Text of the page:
Wednesday, 26 October 2016


 Since being down in London, I have (rather shamefully) not done anything very cultural. Well, that is unless you count sinking pints in the pub with your mates cultural – which I sort of do. Anyway, after spending an afternoon scrolling through The Debrief I came across this fantastic article which gave a run-down of the best female-written plays to go and see in London. It seemed like a sign, and one that I’m very, very glad I took heed of.

I dragged my mate Jack along with me for company, and last night on a dreary Tuesday, we found ourselves in Soho Theatre, settling in to watch Girls. The play is written by Therea Ikoko (did you know that only 30% of plays in the UK are written by women?!) and let me tell you, she is seriously talented. The premise of the play centres around 3 sparky, audacious teenage girls who at the opening of the play, have found themselves in a terrifying situation. The action that plays out deals with themes of terrorism, race, religion and feminism, and the narrative somehow manages to stay current and cool throughout.

"Why is everyone so bloody obsessed with hashtags? Can you use it to shoot your way out of here?"

The dialogue within the play is incredibly witty, powerful and SO relatable. At numerous points throughout the night I heard murmurs of approval through the audience and at the end of the play, the girls received a well-deserved standing ovation. The thing I loved most about this play was the fact that the dialogue didn’t tip-toe around the scary issues which face millions of girls today. When it came to the issues most of us discuss in hushed tones and the tough subjects we put walls up to conceal, these girls broke through the bloody bricks. 

If you’re after an evening of sass, sarcasm and serious topics (with a sprinkle of BeyoncĂ© quotes to boot) then this is the play for you. It runs until the 29th October (this Saturday) and tickets are selling fast, so book yours now.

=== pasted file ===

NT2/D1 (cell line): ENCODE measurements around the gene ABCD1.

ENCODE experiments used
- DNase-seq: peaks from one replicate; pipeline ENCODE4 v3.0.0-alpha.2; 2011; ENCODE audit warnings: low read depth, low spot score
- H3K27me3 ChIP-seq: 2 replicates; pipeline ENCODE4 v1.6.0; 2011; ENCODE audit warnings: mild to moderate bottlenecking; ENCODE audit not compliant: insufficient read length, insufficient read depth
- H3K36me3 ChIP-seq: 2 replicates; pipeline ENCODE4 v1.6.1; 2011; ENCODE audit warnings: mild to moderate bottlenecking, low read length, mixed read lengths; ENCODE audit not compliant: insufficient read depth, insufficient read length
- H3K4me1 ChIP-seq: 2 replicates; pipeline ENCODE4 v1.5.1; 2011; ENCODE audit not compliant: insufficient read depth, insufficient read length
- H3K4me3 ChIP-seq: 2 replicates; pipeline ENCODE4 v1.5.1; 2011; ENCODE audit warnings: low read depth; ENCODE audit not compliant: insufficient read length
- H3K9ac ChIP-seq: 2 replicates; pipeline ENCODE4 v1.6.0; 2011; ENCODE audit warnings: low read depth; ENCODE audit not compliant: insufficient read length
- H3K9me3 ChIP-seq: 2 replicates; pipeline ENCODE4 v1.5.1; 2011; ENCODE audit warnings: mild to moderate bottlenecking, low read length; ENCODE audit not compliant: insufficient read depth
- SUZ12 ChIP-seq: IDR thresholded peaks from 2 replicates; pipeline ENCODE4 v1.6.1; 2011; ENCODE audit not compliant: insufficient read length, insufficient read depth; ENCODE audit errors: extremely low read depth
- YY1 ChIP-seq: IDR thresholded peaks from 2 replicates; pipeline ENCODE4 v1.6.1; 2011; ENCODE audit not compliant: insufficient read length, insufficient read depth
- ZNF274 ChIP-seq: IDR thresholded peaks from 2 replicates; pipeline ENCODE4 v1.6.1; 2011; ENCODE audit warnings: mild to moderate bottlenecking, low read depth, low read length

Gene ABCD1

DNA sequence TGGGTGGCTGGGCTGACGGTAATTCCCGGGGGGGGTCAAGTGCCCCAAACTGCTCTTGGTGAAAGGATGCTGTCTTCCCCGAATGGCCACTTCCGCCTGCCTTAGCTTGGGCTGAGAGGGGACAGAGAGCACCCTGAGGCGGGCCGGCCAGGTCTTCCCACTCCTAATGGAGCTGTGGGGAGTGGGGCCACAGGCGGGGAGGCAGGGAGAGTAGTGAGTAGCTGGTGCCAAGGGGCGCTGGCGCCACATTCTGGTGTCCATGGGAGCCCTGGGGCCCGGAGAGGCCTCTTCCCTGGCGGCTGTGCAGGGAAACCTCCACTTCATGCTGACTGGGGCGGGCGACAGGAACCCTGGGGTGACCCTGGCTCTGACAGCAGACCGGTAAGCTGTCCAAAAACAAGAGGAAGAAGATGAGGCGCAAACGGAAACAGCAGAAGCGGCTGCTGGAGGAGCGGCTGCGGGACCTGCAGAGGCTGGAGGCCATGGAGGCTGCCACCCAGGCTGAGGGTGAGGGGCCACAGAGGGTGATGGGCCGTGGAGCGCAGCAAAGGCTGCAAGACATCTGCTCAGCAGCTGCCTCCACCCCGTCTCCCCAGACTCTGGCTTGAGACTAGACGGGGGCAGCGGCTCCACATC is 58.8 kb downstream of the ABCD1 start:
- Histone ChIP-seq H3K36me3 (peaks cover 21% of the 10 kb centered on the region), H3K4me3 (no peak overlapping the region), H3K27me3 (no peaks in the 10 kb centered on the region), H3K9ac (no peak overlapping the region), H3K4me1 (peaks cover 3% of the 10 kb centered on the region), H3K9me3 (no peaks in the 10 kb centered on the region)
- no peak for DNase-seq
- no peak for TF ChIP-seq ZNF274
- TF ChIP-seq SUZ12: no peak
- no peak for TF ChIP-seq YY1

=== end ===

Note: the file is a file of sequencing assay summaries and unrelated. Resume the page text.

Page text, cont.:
This a cultural commentary you don’t want to miss.

Sara x 

Sunday, 23 October 2016


I’ll let you into a secret.

I love Autumn. I love icy winds. I love sitting inside and hearing torrents of rain running off the awning of a coffee shop. I love walking home after work with a quickened pace, hands shoved deep into woollen coat pockets. Summer is sticky, hot, and sweat-inducing. Autumn is like the cooler older sibling you’re outwardly resentful of, when deep down, you’re fascinated by their every move. 

Every year, I find myself joining in with the majority of the public and ranting about the quick turnaround of our good old British weather system. Handing over change at a shop till, riding a lift up a few floors - the conversations are all the same. “Eugh, where did summer go?” “Bloody hell it’s a bit frosty isn’t it, I practically had my barbeque out a few days ago” – you get the gist. Moaning about the shit weather is an act of camaraderie. Truth is though, I just don't agree. 

I get the arguments against it, I really do. Having to go outside for a cigarette at 8pm with the wind whipping against your cheeks is punishment enough for smoking. Not being able to nip to the corner shop without at least 7 layers and visions of Rose from Titanic balancing perilously close to her icy grave can be a bit of a buzzkill. Regardless, I just can’t get enough of crunchy leaves, being swaddled in a scarf and the feeling of pure unadulterated joy when someone offers you a cup of hot tea.

Polo neck – Zara | Flared trousers – Zara | Shoes – Nike Air Force I | Coat – Missguided | Earrings – Topshop